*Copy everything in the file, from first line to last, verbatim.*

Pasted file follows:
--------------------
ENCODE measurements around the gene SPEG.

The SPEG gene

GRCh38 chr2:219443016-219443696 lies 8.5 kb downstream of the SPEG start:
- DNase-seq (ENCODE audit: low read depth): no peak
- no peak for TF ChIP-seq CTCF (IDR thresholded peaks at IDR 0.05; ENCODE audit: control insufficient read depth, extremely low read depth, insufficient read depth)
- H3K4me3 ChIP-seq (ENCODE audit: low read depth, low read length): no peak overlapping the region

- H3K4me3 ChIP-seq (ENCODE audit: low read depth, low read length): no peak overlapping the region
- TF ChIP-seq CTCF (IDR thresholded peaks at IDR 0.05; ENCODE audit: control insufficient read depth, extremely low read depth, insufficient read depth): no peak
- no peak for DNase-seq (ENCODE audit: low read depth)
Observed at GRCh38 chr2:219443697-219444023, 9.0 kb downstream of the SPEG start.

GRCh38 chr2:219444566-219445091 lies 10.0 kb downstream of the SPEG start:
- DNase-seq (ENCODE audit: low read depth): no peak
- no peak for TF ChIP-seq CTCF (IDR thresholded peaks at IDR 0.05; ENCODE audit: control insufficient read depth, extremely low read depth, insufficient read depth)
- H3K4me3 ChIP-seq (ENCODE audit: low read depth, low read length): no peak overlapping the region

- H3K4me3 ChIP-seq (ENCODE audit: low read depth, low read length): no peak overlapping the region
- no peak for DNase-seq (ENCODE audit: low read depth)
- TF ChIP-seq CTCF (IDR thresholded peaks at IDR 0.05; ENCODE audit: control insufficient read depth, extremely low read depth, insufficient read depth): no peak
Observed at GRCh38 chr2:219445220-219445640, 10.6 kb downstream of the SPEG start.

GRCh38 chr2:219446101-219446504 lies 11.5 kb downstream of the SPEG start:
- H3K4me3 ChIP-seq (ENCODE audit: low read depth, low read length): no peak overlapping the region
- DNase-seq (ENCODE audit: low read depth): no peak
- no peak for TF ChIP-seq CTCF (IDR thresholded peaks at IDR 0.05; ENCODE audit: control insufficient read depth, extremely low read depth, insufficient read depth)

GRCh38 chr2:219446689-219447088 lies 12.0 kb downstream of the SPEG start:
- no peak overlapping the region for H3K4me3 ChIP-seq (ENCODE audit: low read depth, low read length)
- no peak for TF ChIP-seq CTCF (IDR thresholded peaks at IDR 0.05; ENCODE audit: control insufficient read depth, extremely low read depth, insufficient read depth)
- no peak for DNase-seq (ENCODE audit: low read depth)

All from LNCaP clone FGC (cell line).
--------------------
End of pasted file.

ENCODE measurements around the gene SPEG.

The SPEG gene

GRCh38 chr2:219443016-219443696 lies 8.5 kb downstream of the SPEG start:
- DNase-seq (ENCODE audit: low read depth): no peak
- no peak for TF ChIP-seq CTCF (IDR thresholded peaks at IDR 0.05; ENCODE audit: control insufficient read depth, extremely low read depth, insufficient read depth)
- H3K4me3 ChIP-seq (ENCODE audit: low read depth, low read length): no peak overlapping the region

- H3K4me3 ChIP-seq (ENCODE audit: low read depth, low read length): no peak overlapping the region
- TF ChIP-seq CTCF (IDR thresholded peaks at IDR 0.05; ENCODE audit: control insufficient read depth, extremely low read depth, insufficient read depth): no peak
- no peak for DNase-seq (ENCODE audit: low read depth)
Observed at GRCh38 chr2:219443697-219444023, 9.0 kb downstream of the SPEG start.

GRCh38 chr2:219444566-219445091 lies 10.0 kb downstream of the SPEG start:
- DNase-seq (ENCODE audit: low read depth): no peak
- no peak for TF ChIP-seq CTCF (IDR thresholded peaks at IDR 0.05; ENCODE audit: control insufficient read depth, extremely low read depth, insufficient read depth)
- H3K4me3 ChIP-seq (ENCODE audit: low read depth, low read length): no peak overlapping the region

- H3K4me3 ChIP-seq (ENCODE audit: low read depth, low read length): no peak overlapping the region
- no peak for DNase-seq (ENCODE audit: low read depth)
- TF ChIP-seq CTCF (IDR thresholded peaks at IDR 0.05; ENCODE audit: control insufficient read depth, extremely low read depth, insufficient read depth): no peak
Observed at GRCh38 chr2:219445220-219445640, 10.6 kb downstream of the SPEG start.

GRCh38 chr2:219446101-219446504 lies 11.5 kb downstream of the SPEG start:
- H3K4me3 ChIP-seq (ENCODE audit: low read depth, low read length): no peak overlapping the region
- DNase-seq (ENCODE audit: low read depth): no peak
- no peak for TF ChIP-seq CTCF (IDR thresholded peaks at IDR 0.05; ENCODE audit: control insufficient read depth, extremely low read depth, insufficient read depth)

GRCh38 chr2:219446689-219447088 lies 12.0 kb downstream of the SPEG start:
- no peak overlapping the region for H3K4me3 ChIP-seq (ENCODE audit: low read depth, low read length)
- no peak for TF ChIP-seq CTCF (IDR thresholded peaks at IDR 0.05; ENCODE audit: control insufficient read depth, extremely low read depth, insufficient read depth)
- no peak for DNase-seq (ENCODE audit: low read depth)

All from LNCaP clone FGC (cell line).